Turkey to hire Syrian doctors at migrant health centers

Turkey to hire Syrian doctors at migrant health centers

Turkey to hire Syrian doctors at migrant health centers Syrian doctors and medical personnel will be employed at health centers for migrants, Health Minister Recep Akdağ has said, adding that there were a total of 27 migrant health centers in Istanbul. 

“Syrian doctors and medical personnel will be employed in these centers,” Akdağ said during a fast-breaking event late on June 11, adding that efforts were underway to improve the migrant centers and establish new facilities. 

“We provided the doctors with training. We are carrying out exams. Honestly, we saw that they had generally been well-trained,” he said. 

A significant number of Syrian doctors and health personnel cannot obtain equivalency certificates because it is difficult to contract any official in the country, Akdağ said, while noting that they often had diplomas in hand.

“We are developing a system that will allow Syrians to serve, and it will only work for Syrians,” he added. 
During his speech, Akdağ also talked about the family practitioner practice, saying the ministry aimed to assign one doctor for every 2,000 Istanbul residents.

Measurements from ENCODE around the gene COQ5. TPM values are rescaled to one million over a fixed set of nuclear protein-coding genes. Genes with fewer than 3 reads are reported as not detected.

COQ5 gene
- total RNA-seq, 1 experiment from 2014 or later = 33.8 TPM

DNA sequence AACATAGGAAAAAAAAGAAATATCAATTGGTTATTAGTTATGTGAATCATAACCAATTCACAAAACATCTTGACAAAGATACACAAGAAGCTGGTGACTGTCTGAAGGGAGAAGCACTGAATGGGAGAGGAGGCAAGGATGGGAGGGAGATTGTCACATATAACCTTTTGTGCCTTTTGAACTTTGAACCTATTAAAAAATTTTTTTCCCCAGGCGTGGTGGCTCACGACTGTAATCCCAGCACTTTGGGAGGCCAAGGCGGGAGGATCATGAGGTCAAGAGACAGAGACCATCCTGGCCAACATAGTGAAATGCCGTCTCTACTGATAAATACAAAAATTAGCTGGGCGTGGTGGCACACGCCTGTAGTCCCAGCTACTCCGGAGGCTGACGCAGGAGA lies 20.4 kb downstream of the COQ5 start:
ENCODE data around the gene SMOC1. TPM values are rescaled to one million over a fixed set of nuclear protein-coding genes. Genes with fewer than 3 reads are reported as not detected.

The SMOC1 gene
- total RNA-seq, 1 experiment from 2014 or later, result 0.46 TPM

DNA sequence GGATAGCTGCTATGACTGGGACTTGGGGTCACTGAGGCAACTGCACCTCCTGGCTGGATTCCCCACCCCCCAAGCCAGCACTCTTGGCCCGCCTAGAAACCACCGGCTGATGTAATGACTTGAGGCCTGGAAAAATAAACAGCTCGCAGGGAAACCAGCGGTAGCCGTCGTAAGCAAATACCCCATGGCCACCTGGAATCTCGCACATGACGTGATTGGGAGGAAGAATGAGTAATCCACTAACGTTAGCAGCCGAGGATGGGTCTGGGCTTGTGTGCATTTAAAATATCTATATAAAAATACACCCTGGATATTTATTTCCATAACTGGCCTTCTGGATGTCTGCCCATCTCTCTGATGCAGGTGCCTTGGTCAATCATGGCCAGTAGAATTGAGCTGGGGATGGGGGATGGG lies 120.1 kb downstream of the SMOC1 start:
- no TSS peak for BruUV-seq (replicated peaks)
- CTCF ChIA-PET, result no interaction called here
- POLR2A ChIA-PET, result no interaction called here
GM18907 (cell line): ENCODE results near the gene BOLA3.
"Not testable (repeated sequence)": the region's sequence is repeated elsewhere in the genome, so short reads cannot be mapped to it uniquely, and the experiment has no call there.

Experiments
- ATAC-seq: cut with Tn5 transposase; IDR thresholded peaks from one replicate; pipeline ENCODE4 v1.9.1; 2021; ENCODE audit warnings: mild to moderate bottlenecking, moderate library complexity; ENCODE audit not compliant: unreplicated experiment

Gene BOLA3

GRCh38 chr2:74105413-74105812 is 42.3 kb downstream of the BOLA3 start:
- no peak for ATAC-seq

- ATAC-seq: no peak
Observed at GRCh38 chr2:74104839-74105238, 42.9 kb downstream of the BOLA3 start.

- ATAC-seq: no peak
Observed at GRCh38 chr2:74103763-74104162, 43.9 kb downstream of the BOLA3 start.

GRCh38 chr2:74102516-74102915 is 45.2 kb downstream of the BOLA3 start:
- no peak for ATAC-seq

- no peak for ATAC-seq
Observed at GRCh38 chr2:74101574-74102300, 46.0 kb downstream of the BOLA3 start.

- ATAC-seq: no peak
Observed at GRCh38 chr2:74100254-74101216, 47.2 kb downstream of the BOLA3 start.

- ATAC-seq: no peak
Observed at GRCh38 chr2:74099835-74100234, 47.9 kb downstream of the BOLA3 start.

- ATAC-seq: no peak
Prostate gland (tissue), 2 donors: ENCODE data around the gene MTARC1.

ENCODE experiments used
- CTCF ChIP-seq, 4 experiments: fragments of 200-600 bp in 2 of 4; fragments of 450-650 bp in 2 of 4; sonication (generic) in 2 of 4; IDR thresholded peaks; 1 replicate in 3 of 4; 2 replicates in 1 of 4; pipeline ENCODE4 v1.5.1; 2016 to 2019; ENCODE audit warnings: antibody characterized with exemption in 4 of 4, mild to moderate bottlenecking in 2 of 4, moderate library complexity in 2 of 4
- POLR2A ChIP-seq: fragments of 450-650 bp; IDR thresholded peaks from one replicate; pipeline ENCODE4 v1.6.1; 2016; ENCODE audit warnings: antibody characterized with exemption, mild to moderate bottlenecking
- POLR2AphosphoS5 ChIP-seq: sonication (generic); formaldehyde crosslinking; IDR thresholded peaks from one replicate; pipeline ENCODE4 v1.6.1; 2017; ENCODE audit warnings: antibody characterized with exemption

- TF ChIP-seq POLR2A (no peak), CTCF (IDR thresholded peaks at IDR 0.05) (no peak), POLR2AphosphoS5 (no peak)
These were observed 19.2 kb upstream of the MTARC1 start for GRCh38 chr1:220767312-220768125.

“We have 1,114 family health centers in Istanbul at the moment. We have 4,368 family practitioner units.

 According to these numbers, one family practitioner is assigned to take care of 3,300 people. Our aim is to decrease this number to 2,000,” he said, adding that the ministry were handling the healthcare services in Istanbul “in a special way because the city is massive.”

“We believe that Istanbul deserves some special treatment. The aim to assign one family practitioner to 2,000 people requires the construction of new family health centers or the enlargement of the current ones.

 We will accomplish this in the following years. We also want to be fast in intervening in emergency cases in Istanbul, and we will increase the number of mobile teams,” Akdağ also said. 

Noting that severe penalties had been imposed on the businesses that do not comply with a ban on smoking indoors, Akdağ said the ministry had “no tolerance” on violations. 

“We are telling all business owners that the areas that can be both closed and open are counted as closed spaces. If it’s an area that can be closed, then it’s considered a closed space,” he said. 

“There are very heavy penalties. Depending on the size of the business, there are fines of between 5,000 and 10,000 Turkish Liras. If the violation occurs for a second time, the fine is doubled and if it happens once again, we may order the closure of the businesses for up to a month,” Akdağ said. 

During his speech, Akdağ said Turkey was a country that had taught the world on the issue, meaning it could not permit any violations.

“The smoking ratios fell from 32 to 27 percent in 2012 in 2008. Unfortunately, there was an increase between 2012 and 2014 that reached 32 percent. The numbers of 2016 are more pleasant; we decreased it to 30.5 percent once again,” he added.